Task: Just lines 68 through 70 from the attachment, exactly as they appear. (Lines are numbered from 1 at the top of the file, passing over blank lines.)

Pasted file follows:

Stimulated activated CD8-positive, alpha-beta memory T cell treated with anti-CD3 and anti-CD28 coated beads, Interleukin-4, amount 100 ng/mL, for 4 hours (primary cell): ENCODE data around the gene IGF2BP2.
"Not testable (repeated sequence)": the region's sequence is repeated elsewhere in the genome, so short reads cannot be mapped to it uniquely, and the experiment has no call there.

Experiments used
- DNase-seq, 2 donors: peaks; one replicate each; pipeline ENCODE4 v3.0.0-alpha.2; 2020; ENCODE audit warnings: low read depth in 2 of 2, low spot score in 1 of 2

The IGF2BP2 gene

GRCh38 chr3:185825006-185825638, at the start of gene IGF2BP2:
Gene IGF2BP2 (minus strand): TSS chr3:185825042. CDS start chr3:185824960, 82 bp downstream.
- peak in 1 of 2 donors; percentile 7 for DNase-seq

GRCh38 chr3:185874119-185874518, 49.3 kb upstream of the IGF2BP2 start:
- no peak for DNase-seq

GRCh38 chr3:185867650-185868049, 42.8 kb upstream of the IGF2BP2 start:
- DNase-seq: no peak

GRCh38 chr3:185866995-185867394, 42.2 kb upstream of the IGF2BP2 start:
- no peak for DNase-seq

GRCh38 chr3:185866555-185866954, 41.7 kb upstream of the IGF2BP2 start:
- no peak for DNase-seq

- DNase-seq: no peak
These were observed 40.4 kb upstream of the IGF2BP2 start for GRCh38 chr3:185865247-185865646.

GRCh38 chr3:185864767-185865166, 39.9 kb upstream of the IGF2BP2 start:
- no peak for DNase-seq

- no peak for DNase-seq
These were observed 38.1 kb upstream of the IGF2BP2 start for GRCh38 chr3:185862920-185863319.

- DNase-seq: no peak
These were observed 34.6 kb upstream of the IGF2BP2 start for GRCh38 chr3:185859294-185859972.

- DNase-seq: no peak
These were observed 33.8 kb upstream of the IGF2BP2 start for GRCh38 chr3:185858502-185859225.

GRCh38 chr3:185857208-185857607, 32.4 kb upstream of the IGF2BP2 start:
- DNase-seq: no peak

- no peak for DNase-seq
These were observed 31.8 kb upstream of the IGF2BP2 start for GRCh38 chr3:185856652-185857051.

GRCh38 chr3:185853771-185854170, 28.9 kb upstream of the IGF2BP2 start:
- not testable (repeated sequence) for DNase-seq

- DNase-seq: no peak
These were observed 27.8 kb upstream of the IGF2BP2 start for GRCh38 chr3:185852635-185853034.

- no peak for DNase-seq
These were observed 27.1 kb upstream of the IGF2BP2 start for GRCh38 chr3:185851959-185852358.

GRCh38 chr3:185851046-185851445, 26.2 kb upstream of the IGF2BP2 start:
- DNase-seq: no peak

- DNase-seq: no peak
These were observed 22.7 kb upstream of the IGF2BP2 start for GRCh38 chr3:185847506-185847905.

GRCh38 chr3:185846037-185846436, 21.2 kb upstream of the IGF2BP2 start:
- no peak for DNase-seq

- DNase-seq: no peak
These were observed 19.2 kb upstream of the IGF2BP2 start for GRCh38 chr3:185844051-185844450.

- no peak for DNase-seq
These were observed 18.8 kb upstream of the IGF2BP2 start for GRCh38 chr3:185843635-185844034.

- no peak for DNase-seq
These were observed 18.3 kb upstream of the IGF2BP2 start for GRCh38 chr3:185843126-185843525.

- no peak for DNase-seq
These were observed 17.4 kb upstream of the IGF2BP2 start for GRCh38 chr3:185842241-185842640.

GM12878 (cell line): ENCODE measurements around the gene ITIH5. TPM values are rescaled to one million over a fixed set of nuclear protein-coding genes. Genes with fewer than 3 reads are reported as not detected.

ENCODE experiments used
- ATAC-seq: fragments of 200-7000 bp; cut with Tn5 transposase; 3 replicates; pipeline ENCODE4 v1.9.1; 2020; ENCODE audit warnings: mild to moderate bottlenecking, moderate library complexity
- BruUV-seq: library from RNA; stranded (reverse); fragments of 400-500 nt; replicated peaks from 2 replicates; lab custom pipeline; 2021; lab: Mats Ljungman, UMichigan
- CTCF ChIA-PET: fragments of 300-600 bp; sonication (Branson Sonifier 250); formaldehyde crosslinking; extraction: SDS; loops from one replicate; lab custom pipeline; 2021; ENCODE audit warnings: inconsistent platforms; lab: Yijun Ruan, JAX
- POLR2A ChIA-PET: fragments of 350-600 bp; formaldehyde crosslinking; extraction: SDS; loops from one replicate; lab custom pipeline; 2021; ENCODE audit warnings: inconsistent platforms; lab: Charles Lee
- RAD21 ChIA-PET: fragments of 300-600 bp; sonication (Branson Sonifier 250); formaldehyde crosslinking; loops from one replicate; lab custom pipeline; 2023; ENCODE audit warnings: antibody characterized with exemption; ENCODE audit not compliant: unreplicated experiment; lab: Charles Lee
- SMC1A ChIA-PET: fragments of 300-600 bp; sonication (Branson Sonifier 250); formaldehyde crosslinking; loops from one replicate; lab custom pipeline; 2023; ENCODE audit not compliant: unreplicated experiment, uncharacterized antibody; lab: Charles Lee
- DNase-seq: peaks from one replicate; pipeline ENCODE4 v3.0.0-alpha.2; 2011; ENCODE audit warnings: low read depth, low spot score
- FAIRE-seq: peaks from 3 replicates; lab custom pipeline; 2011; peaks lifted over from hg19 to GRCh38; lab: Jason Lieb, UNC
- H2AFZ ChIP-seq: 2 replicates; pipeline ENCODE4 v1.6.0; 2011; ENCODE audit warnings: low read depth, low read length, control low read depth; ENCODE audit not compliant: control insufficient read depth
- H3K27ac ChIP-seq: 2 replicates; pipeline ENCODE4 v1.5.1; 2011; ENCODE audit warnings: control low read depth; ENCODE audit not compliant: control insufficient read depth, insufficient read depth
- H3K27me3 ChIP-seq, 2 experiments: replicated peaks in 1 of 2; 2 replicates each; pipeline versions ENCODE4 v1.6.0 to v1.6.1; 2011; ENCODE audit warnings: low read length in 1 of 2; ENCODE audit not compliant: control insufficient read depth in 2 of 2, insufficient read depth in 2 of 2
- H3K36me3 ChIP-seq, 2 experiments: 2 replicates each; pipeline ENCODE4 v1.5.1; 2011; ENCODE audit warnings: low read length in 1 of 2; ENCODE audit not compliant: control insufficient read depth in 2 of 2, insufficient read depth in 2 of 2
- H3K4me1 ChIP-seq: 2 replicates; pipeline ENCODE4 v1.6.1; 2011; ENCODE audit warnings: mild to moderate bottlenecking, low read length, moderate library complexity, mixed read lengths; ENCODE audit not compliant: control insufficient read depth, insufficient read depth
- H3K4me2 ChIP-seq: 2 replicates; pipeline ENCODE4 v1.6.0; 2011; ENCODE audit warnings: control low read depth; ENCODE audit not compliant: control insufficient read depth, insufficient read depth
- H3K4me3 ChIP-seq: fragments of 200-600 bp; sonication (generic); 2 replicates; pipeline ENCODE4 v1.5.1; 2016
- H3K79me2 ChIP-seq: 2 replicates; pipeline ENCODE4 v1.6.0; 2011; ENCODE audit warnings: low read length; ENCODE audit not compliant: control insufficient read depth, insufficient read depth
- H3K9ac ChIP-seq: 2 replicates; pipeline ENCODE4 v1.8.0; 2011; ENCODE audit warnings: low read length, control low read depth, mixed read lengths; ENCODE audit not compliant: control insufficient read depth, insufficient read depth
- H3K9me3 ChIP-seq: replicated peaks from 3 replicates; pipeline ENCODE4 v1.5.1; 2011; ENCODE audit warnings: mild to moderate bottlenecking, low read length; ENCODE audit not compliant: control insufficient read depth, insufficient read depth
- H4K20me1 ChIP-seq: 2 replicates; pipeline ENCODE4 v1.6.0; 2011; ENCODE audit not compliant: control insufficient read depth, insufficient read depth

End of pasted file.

- H3K79me2 ChIP-seq: 2 replicates; pipeline ENCODE4 v1.6.0; 2011; ENCODE audit warnings: low read length; ENCODE audit not compliant: control insufficient read depth, insufficient read depth
- H3K9ac ChIP-seq: 2 replicates; pipeline ENCODE4 v1.8.0; 2011; ENCODE audit warnings: low read length, control low read depth, mixed read lengths; ENCODE audit not compliant: control insufficient read depth, insufficient read depth
- H3K9me3 ChIP-seq: replicated peaks from 3 replicates; pipeline ENCODE4 v1.5.1; 2011; ENCODE audit warnings: mild to moderate bottlenecking, low read length; ENCODE audit not compliant: control insufficient read depth, insufficient read depth